Dare Up Adrenaline is a game that doesn't have much going for it. The idea of a Pilotwings-style experience with high-flying stunts and tricks is certainly an appealing concept, but this title fails to deliver on every front.

The main gameplay hook of Dare Up is controlling a wingsuit-wearing daredevil through the skies. The idea is a good one, but the laughably sloppy controls make the experience impossible to enjoy. The single player mode allows for control with either the Gamepad using the left stick, or the Wii Remote held sideways using tilt controls. Either configuration is sure to leave players frustrated thanks to the sluggishness with which the skydiver moves [Editor's note: this line also previously mentioned an inability to regain altitude in this mode, which was incorrect].

There is a proximity meter mechanic present which rewards players for flying close to obstacles, but coming so close to death never really works out since manoeuvrability is so poor. There's also a "slow-mo" mechanic that can be used by building the proximity meter, but isn't of much use most of the time. Pressing any direction on the right stick (or the D-pad for Wii Remote users) prompts the skydiver to do a stunt, but these are simply for show and add only a few points to players' totals.

The final major gameplay element of Dare Up is the parachute system, which is used to land safely at a level's end. However, once players pull their chutes the trick of levelling out to land correctly is so easy that it's simply an exercise in staring at the screen until the level is over.

The single player mode features ten levels with their own objectives such as "fly through all the rings and land safely," but again each level is a fight against the controls. Local multiplayer allows two players to dive simultaneously, one using the GamePad with his or her own view and the other using the Wii Remote on the TV. This is mostly a score battle to see who can mindlessly tap the stunt button more before crashing headlong into the ground. Admittedly, this mode is good for some laughs because of the wipeouts and crashes, but that's about the extent of the entertainment value.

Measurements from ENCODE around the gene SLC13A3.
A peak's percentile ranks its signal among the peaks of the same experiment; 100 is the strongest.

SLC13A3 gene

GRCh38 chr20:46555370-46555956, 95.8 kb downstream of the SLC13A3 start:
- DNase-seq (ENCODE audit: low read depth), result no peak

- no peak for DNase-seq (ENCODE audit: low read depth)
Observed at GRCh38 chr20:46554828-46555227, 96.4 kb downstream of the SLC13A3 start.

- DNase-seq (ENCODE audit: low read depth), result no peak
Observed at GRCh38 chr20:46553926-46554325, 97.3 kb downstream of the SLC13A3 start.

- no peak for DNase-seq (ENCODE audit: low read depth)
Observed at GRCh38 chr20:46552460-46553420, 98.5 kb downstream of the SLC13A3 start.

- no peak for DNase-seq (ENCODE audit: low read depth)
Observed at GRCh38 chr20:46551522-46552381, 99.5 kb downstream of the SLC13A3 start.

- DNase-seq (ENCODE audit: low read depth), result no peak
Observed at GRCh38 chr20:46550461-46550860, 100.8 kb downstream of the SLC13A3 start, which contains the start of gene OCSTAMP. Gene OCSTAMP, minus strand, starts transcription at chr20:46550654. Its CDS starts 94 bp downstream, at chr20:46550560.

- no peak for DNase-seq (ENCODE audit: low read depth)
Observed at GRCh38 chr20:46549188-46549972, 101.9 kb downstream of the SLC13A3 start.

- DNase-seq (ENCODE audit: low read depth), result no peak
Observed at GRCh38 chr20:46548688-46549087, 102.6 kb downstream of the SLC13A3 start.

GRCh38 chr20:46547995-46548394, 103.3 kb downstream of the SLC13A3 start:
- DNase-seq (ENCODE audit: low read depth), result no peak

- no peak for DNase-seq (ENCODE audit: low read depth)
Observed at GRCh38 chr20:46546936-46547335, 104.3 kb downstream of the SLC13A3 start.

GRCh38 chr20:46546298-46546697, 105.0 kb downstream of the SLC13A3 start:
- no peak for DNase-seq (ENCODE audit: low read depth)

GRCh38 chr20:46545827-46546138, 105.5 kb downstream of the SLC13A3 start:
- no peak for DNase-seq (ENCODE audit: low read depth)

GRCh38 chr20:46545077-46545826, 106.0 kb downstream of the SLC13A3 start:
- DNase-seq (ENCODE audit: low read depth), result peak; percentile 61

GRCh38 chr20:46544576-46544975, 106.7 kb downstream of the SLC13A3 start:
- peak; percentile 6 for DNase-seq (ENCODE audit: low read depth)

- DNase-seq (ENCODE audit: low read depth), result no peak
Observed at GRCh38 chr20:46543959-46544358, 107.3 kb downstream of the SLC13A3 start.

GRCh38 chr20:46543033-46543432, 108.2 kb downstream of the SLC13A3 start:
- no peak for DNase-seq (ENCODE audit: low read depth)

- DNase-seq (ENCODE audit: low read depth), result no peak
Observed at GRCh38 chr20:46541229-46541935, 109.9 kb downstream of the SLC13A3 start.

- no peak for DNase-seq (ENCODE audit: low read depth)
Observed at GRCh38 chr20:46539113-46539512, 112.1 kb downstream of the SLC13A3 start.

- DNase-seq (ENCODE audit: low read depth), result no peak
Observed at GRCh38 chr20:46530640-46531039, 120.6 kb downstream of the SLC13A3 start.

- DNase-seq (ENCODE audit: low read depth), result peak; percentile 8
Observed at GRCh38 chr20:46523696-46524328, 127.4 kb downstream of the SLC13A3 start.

The final mode, Adrenaline Mode, holds the most promise, but again is dragged down by controls that make the experience nearly unplayable. This mode features asymmetrical local multiplayer in which the GamePad user controls a vehicle such as a truck with a huge donut on top of it, and the Wii Remote user attempts to pass through the hole in the donut. There are two other Adrenaline missions that feature a helicopter and a boat, both of which have similar "pass through the hole" or "land safely" objectives. Each of them is equally disastrous to control, for both the skydiver and the player piloting the vehicle.

A final Adrenaline Mode mission is actually somewhat neat, as it gives players control of a hang glider and allows for exploration of an area using wind gusts to gain height. The hang glider is certainly more manoeuvrable than the wingsuit, but exploration is dull due to terribly slow flight speeds, even when nosediving from maximum height. What makes Dare Up even worse as a total package is the fact that later levels are only available via unlock after clearing earlier levels - some of which are legitimately near-impossible to clear.

The credits list a total of four songs present in Dare Up, but before we checked we were certain that there was only one. The soundtrack is certainly grungy enough for an adrenaline-themed game, but it features so little variety that the tracks eventually become tormenting. The visuals are bland and muddy, with somewhat sloppy modelling plaguing the whole ordeal. Pop-in is rampant, and the game struggles to achieve 30fps most of the time. The chugging, unspectacular visuals and music are an almost fitting accompaniment to the sloppy controls and gameplay structure.

Conclusion

Dare Up Adrenaline is a less than half-baked attempt at arcade-style free-flying action, and it crashes and burns spectacularly. It feels as though very little effort was put into making this game enjoyable, let alone playable; it would be impossible for us to recommend paying more than a dollar for this game, let alone the asking price. Buyers are better off looking elsewhere for their adrenaline fixes.